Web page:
Archive for March, 2010|Monthly archive page

Craft Restaurant

In Uncategorized on March 30, 2010 at 3:30 pm

I have loved Craft, the original that is, for many many years now. I began going to Craft when my family and I would take weekend trips growing up to the city for some good food, hair cuts, and Broadway shows. Over the years, my passion for food has increased immensely, so has my devotion to Tom Colicchio.

What Craft does better than most restaurants in New York City is take extremely simplistic foods and makes them taste perfect as is. For example, I grew up on Colicchio’s Infamous English Peas — he took something as simple as peas and made them irresistible, we would flock to NY just for those peas.

For an appetizer this time around I had the Beets & Tarragon– the beets came prepared on a plate with nothing other than leaves of tarragon tossed in a light beet vinaigrette. I couldn’t even share them with my friend, the yellow and red beets were absolutely wonderful.

For dinner I had the Roast Chicken and the Oyster Mushrooms. Again I say that nothing was left on my plate after this dish as well, the mushrooms were a little sauteed with some sea salt and the chicken was extremely moist & tender.

For dessert I needed something a little light so I ordered the seasonal fruit with whipped cream — the fruits of choice were prunes, grapefruit, and pineapple. The only downfall of the evening — I think Tom could have come up with some better “seasonal fruits”- it is what it is.

The amuse buche was to die for — it was a Jerusalem Artichoke soup with truffle oil. If you can ask for that when you attend, do so immediately.

Warning: Extremely pricey restaurant, more like an occasional/ once a year restaurant but extremely memorable dinner, trust me.

Craft Restaurant, 43 E. 19th street, New York, NY


Scarpetta Restaurant — Two Thumbs Way Up

In Uncategorized on March 30, 2010 at 3:18 pm

Very rarely am I swept away by a restaurant — Scarpetta, however, swept me away. I have wanted to try Scott Conant’s restaurant since it opened a few years ago in the city. I love when a restaurant conjures up a lot of buzz — it makes me wonder whether or not it will live up to its hype. Most of the time the restaurant does not — but Scarpetta most certainly did.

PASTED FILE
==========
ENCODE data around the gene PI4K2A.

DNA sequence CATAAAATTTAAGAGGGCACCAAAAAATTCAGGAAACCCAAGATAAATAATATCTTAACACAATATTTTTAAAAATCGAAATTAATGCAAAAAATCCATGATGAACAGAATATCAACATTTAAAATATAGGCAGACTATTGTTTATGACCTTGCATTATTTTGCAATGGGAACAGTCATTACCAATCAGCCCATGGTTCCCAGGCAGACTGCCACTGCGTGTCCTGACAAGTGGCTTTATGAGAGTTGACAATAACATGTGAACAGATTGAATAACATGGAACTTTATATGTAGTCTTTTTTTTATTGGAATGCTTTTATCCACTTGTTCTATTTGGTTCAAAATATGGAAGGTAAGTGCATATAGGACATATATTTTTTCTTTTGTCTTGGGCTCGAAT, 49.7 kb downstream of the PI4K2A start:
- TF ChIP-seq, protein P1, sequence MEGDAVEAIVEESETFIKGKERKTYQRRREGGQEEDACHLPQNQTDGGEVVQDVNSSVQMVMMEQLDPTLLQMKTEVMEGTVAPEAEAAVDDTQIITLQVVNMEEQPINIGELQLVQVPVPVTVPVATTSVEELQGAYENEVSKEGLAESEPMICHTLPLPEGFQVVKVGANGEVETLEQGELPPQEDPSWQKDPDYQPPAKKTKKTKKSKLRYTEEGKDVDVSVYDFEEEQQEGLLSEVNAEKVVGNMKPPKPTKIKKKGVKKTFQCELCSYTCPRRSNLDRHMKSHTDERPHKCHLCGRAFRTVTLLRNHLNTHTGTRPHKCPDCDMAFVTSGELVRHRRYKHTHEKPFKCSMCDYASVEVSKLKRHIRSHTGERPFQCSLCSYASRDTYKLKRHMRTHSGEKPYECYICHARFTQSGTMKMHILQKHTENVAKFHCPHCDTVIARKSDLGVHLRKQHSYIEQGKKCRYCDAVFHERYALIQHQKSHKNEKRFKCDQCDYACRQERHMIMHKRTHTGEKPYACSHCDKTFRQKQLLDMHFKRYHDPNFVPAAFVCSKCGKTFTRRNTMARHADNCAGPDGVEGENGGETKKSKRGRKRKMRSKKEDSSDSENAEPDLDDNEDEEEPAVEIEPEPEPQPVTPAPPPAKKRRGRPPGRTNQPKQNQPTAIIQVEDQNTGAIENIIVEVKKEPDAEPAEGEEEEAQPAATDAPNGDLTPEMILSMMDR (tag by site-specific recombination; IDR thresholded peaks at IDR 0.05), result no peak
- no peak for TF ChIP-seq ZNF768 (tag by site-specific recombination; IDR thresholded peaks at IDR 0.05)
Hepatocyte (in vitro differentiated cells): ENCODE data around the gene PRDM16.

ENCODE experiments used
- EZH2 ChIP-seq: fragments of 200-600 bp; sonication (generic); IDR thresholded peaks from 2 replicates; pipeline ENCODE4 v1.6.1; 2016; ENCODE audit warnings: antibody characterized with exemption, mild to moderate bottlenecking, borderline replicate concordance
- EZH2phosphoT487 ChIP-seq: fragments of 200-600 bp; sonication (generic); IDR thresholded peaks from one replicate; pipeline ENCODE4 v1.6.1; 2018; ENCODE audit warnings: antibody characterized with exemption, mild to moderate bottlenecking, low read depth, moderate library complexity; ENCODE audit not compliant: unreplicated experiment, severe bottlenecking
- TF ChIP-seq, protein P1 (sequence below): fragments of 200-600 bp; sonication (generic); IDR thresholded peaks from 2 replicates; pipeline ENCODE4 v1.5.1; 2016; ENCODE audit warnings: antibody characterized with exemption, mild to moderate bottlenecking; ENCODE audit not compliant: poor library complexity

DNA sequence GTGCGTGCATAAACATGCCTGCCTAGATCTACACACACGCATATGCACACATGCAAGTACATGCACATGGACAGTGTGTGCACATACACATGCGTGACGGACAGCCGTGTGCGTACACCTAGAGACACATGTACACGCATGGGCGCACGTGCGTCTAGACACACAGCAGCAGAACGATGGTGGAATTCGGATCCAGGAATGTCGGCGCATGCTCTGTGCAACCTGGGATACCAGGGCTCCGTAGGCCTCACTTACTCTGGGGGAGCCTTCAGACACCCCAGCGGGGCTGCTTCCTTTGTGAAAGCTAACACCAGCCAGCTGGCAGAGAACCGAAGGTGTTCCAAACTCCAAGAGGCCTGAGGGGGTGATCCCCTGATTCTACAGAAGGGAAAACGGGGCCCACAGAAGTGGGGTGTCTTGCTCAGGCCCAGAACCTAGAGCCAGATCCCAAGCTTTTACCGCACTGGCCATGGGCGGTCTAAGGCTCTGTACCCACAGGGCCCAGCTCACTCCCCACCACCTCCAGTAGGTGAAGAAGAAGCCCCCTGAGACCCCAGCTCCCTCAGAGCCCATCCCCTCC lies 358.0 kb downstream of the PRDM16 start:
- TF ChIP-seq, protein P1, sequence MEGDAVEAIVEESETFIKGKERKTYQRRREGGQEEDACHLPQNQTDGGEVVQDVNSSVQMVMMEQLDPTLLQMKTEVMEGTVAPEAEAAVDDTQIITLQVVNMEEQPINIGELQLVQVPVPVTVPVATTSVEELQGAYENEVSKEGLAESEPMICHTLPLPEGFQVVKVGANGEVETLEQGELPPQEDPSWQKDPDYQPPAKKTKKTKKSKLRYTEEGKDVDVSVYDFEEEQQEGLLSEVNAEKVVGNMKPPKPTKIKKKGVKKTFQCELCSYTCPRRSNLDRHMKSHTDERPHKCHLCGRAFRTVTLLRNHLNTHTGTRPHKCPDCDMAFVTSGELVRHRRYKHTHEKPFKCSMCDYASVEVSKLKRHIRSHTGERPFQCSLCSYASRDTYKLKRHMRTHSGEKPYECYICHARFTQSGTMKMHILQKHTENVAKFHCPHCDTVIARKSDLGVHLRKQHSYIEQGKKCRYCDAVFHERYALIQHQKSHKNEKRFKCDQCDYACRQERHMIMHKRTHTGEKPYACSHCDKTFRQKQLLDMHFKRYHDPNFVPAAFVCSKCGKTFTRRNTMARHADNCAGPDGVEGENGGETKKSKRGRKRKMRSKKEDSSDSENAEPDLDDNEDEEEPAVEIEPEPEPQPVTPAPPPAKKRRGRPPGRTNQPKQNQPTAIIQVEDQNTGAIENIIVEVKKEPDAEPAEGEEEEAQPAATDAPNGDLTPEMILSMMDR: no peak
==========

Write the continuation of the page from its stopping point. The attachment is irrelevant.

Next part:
For an appetizer, I had the Asparagus and Mussel soup — it was prepared flawlessly. It was a frothy green base (consisting of pureed asparagus) with a bit of truffle oil, pieces of asparagus and mussels. Deliciously smooth and appetizing.

For my main course I had the Black Cod with Caramelized Fennel and Concentrated Tomatoes.  When I say I left absolutely nothing on my plate, I am not exaggerating. The dish was flawless — it was the perfect size fish, delicious balance of sweet and acidic. Wonderful dish.

The pricing for the dinner was not as outrageous as I had been expecting either — with cappuccinos and wine included this meal was absolutely worth every dollar. If you’re in the Meatpacking District or even… any where in NYC and want a memorable meal, go to Scarpetta.

Scarpetta NYC, 355 W. 14th Street, New York, NY

www. scarpettanyc.com

Chelsea Handler — Oh How I Love Thee

In Uncategorized on March 24, 2010 at 3:04 am

Here’s the thing…. I think that I could if I put  my mind to it, create novels similar to Ms. Handler in less than a month. Perhaps I would even be able to compete neck and neck with her in e-book sales. She is witty, completely psychotic, a pathological liar, and above all a drunk, and yet for some reason, I relate to her completely — minus the lying, slutty aspects of her personality.

Her book, “Are You There Vodka? It’s Me Chelsea” took me less than a hot day in Miami to complete — it was a wonderfully hilarious book that highlighted her nights “locked up” as well as random puff sessions with her father and her African American girlfriends on vacation. I loved it.